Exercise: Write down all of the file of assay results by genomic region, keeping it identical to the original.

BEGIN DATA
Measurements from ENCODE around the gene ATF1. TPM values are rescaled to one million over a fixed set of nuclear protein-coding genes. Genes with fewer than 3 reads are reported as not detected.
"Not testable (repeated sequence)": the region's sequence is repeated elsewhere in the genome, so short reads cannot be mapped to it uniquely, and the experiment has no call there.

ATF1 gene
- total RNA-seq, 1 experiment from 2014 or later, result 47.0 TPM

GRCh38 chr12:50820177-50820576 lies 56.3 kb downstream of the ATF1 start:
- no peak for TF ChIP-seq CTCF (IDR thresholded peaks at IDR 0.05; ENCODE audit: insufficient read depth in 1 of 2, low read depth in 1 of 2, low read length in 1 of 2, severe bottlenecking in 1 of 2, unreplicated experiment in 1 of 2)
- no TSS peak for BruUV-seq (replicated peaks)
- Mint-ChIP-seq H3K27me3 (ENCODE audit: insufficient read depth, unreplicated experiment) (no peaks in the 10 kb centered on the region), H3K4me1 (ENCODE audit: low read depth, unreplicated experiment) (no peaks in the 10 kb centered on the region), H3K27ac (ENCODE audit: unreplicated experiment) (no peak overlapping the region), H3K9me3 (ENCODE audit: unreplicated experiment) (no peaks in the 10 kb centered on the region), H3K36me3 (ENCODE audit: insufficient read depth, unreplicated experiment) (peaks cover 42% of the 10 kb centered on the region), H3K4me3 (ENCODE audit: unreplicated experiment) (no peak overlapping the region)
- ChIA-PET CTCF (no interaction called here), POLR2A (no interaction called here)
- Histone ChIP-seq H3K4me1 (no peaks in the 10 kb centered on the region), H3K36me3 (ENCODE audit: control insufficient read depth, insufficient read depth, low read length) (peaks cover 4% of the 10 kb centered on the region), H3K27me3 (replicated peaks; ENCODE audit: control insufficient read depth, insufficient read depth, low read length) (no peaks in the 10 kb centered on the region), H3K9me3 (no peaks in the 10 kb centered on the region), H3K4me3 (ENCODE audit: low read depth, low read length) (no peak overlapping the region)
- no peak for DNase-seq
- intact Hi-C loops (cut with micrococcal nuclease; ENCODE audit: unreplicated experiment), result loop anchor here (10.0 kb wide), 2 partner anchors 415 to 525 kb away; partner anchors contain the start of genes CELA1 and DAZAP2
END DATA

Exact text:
Measurements from ENCODE around the gene ATF1. TPM values are rescaled to one million over a fixed set of nuclear protein-coding genes. Genes with fewer than 3 reads are reported as not detected.
"Not testable (repeated sequence)": the region's sequence is repeated elsewhere in the genome, so short reads cannot be mapped to it uniquely, and the experiment has no call there.

ATF1 gene
- total RNA-seq, 1 experiment from 2014 or later, result 47.0 TPM

GRCh38 chr12:50820177-50820576 lies 56.3 kb downstream of the ATF1 start:
- no peak for TF ChIP-seq CTCF (IDR thresholded peaks at IDR 0.05; ENCODE audit: insufficient read depth in 1 of 2, low read depth in 1 of 2, low read length in 1 of 2, severe bottlenecking in 1 of 2, unreplicated experiment in 1 of 2)
- no TSS peak for BruUV-seq (replicated peaks)
- Mint-ChIP-seq H3K27me3 (ENCODE audit: insufficient read depth, unreplicated experiment) (no peaks in the 10 kb centered on the region), H3K4me1 (ENCODE audit: low read depth, unreplicated experiment) (no peaks in the 10 kb centered on the region), H3K27ac (ENCODE audit: unreplicated experiment) (no peak overlapping the region), H3K9me3 (ENCODE audit: unreplicated experiment) (no peaks in the 10 kb centered on the region), H3K36me3 (ENCODE audit: insufficient read depth, unreplicated experiment) (peaks cover 42% of the 10 kb centered on the region), H3K4me3 (ENCODE audit: unreplicated experiment) (no peak overlapping the region)
- ChIA-PET CTCF (no interaction called here), POLR2A (no interaction called here)
- Histone ChIP-seq H3K4me1 (no peaks in the 10 kb centered on the region), H3K36me3 (ENCODE audit: control insufficient read depth, insufficient read depth, low read length) (peaks cover 4% of the 10 kb centered on the region), H3K27me3 (replicated peaks; ENCODE audit: control insufficient read depth, insufficient read depth, low read length) (no peaks in the 10 kb centered on the region), H3K9me3 (no peaks in the 10 kb centered on the region), H3K4me3 (ENCODE audit: low read depth, low read length) (no peak overlapping the region)
- no peak for DNase-seq
- intact Hi-C loops (cut with micrococcal nuclease; ENCODE audit: unreplicated experiment), result loop anchor here (10.0 kb wide), 2 partner anchors 415 to 525 kb away; partner anchors contain the start of genes CELA1 and DAZAP2